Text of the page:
Glow Tumor Technology is Reimagining Cancer Surgery at Penn Medicine
When facing surgery to remove cancers and tumors, a major concern — for patients and physicians alike — is ensuring that all of the cancerous cells are removed in order to inhibit recurrence. It is up to the surgeon to determine which tissue is healthy and which tissues are cancerous, but now, Penn Medicine’s Sunil Singhal, MD have utilized injectable dyes to make the diseased tissue glow to help with the identification of these cancerous cells. The benefit, of course, is that it allows surgeons to be more precise when determining which tissue is healthy vs. cancerous. Initially implemented in a clinical trial at the University of Pennsylvania’s School of Veterinary Medicine, the technology has gone on to show extraordinary promise in treating many other cancers and tumors.
Here, Dr. Singhal discusses the inspiration behind the technology, how it’s benefitted patients, and his future plans for this new technology.
In layman’s terms, can you explain exactly how the tumor glows?
Before the operation starts, the patients get an intravenous line through the vein in their arm — which they need anyway for the operation —and through that vein we give them an injection of a dye. The dyes have been specially engineered so that they are attracted to the tumor. They basically get soaked up by the tumor. It doesn’t make the tumor glow right away, but the moment you open up the body cavity and it gets exposed to light, [the dye] becomes activated and the tumor will start glowing. It’s actually a basic idea. It’s a dye that goes to tumors, gets to the tumor and starts glowing.
What is the benefit for a surgeon to make the tumor glow?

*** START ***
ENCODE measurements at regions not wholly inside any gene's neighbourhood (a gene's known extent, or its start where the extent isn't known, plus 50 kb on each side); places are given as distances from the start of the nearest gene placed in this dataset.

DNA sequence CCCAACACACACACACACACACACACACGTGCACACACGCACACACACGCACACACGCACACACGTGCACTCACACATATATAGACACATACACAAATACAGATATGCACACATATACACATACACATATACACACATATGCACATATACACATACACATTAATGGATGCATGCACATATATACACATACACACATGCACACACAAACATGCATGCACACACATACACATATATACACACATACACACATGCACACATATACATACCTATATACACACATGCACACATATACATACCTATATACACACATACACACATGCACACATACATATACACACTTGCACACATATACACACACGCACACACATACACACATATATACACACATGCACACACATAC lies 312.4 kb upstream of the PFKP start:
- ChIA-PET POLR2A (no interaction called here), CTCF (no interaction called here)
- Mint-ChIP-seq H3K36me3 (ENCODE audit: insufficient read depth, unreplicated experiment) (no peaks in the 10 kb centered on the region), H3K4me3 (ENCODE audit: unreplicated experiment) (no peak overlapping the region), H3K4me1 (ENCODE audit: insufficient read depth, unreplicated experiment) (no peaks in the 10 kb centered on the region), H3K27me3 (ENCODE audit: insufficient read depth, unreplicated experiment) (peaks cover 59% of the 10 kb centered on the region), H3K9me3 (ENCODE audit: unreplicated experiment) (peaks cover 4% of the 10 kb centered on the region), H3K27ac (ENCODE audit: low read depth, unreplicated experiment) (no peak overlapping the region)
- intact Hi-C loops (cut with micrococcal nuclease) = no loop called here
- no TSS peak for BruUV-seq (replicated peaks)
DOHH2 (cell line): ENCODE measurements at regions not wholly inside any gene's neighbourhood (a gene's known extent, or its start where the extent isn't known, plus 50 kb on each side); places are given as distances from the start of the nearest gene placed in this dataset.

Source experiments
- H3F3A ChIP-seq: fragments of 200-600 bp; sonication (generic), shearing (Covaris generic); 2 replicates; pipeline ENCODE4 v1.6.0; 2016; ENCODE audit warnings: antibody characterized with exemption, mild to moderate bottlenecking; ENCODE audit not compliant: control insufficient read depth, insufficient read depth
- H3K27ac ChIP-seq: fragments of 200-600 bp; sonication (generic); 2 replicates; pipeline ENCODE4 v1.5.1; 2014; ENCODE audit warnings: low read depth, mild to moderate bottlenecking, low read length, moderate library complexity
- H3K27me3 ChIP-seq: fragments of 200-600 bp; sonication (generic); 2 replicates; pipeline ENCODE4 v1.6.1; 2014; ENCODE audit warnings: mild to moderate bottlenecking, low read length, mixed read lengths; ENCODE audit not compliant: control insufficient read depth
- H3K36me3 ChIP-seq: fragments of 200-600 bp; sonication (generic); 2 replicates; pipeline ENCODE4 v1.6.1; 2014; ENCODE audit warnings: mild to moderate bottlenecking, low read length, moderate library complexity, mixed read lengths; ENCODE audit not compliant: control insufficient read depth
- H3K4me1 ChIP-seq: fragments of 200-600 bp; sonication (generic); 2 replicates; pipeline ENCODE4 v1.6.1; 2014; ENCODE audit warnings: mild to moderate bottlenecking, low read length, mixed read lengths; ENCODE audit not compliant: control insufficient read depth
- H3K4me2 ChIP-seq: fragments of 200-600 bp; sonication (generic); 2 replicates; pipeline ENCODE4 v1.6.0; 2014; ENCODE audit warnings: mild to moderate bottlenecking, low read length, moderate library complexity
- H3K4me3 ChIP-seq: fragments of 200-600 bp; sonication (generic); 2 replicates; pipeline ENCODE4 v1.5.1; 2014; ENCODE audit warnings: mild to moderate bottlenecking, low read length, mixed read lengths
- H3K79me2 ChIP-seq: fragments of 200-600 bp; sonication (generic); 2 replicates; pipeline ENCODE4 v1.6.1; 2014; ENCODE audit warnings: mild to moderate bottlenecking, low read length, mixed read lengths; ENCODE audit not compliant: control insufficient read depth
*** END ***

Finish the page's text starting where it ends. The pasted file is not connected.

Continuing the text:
There are two main things you can imagine. The first thing is that by seeing where the tumor is you can make sure you get it all out. The technology is being used in other disease areas and the surgeons are reporting that they show improvement over the standard approach, have better margins and can be more precise. So, it makes it a lot easier and safer for the patient if [the surgeons] take out what they need to take out and don’t take out what they don’t need to take out. It makes the operation more precise than the standard approach.
The other advantage is for what I do as a lung cancer surgeon. And for me, it’s to find lymph nodes. The lymph nodes are really important because when the cancer goes there it tells us that you may need to give them more therapy or tells us that they are in a worse clinical stage. So, it’s important for us to know if the lymph nodes are positive. This technology allows us to identify which lymph nodes we should take out and which lymph nodes we should leave in.
What was the inspiration behind the technique?
I started getting interested in this in 2007, however the concept has been around. While we’ve made a lot of big contributions in our laboratory and here at Penn, the idea is not completely new although it had not been worked out to the point to where it has been used in people up until the last couple of years. My interest in this technology stemmed out of my own frustration of the high rate of patients that have been previously treated and then develop cancer again. So, that was the impetus for me to say that there’s got be a better way to do this and that’s when I got involved.
Which cancers can benefit from the technique?
We don’t know of tumor types that won’t benefit yet. We’ve been slowly increasing our range. We’ve been mainly using it for prostate cancer, kidney cancer, brain tumors and lung cancer. Our intention is to expand into other types of tumors in the near future. It’s a relatively new technology.
How do you think this technique will change cancer treatment going forward?
My hope is that the availability of these dyes and this technique will become more of a standard of care when surgically resecting cancers and ultimately decrease the cancer recurrence for many patients.
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